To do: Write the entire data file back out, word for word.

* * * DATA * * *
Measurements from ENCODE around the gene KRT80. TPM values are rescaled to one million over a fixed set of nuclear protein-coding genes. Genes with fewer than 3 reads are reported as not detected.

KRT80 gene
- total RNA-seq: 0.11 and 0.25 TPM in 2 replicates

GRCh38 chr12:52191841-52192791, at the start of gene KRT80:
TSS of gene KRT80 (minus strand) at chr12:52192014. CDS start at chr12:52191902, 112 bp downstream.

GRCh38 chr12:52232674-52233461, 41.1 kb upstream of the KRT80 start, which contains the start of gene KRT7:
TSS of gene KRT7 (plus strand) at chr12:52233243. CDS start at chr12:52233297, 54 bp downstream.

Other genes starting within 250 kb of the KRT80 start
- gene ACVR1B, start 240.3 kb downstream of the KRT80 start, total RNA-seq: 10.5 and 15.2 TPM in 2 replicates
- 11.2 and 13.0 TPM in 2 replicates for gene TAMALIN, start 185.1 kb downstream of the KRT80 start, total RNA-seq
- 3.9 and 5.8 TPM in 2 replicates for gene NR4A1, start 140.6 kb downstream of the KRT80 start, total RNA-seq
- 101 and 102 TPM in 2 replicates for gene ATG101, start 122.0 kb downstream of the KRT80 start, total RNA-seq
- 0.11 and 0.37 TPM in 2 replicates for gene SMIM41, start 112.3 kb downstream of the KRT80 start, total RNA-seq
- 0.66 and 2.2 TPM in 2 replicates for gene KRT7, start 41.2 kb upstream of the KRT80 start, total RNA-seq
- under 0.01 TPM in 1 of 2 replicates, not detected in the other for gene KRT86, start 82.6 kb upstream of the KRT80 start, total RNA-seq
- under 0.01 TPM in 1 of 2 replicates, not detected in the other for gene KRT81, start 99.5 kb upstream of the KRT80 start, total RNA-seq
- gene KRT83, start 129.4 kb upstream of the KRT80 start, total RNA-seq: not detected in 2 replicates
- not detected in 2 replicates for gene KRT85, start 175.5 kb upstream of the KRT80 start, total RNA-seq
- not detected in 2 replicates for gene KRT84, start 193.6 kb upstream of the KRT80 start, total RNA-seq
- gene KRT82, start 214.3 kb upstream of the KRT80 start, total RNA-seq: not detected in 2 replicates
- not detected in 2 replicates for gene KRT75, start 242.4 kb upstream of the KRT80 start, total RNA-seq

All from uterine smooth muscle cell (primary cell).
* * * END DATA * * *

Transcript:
Measurements from ENCODE around the gene KRT80. TPM values are rescaled to one million over a fixed set of nuclear protein-coding genes. Genes with fewer than 3 reads are reported as not detected.

KRT80 gene
- total RNA-seq: 0.11 and 0.25 TPM in 2 replicates

GRCh38 chr12:52191841-52192791, at the start of gene KRT80:
TSS of gene KRT80 (minus strand) at chr12:52192014. CDS start at chr12:52191902, 112 bp downstream.

GRCh38 chr12:52232674-52233461, 41.1 kb upstream of the KRT80 start, which contains the start of gene KRT7:
TSS of gene KRT7 (plus strand) at chr12:52233243. CDS start at chr12:52233297, 54 bp downstream.

Other genes starting within 250 kb of the KRT80 start
- gene ACVR1B, start 240.3 kb downstream of the KRT80 start, total RNA-seq: 10.5 and 15.2 TPM in 2 replicates
- 11.2 and 13.0 TPM in 2 replicates for gene TAMALIN, start 185.1 kb downstream of the KRT80 start, total RNA-seq
- 3.9 and 5.8 TPM in 2 replicates for gene NR4A1, start 140.6 kb downstream of the KRT80 start, total RNA-seq
- 101 and 102 TPM in 2 replicates for gene ATG101, start 122.0 kb downstream of the KRT80 start, total RNA-seq
- 0.11 and 0.37 TPM in 2 replicates for gene SMIM41, start 112.3 kb downstream of the KRT80 start, total RNA-seq
- 0.66 and 2.2 TPM in 2 replicates for gene KRT7, start 41.2 kb upstream of the KRT80 start, total RNA-seq
- under 0.01 TPM in 1 of 2 replicates, not detected in the other for gene KRT86, start 82.6 kb upstream of the KRT80 start, total RNA-seq
- under 0.01 TPM in 1 of 2 replicates, not detected in the other for gene KRT81, start 99.5 kb upstream of the KRT80 start, total RNA-seq
- gene KRT83, start 129.4 kb upstream of the KRT80 start, total RNA-seq: not detected in 2 replicates
- not detected in 2 replicates for gene KRT85, start 175.5 kb upstream of the KRT80 start, total RNA-seq
- not detected in 2 replicates for gene KRT84, start 193.6 kb upstream of the KRT80 start, total RNA-seq
- gene KRT82, start 214.3 kb upstream of the KRT80 start, total RNA-seq: not detected in 2 replicates
- not detected in 2 replicates for gene KRT75, start 242.4 kb upstream of the KRT80 start, total RNA-seq

All from uterine smooth muscle cell (primary cell).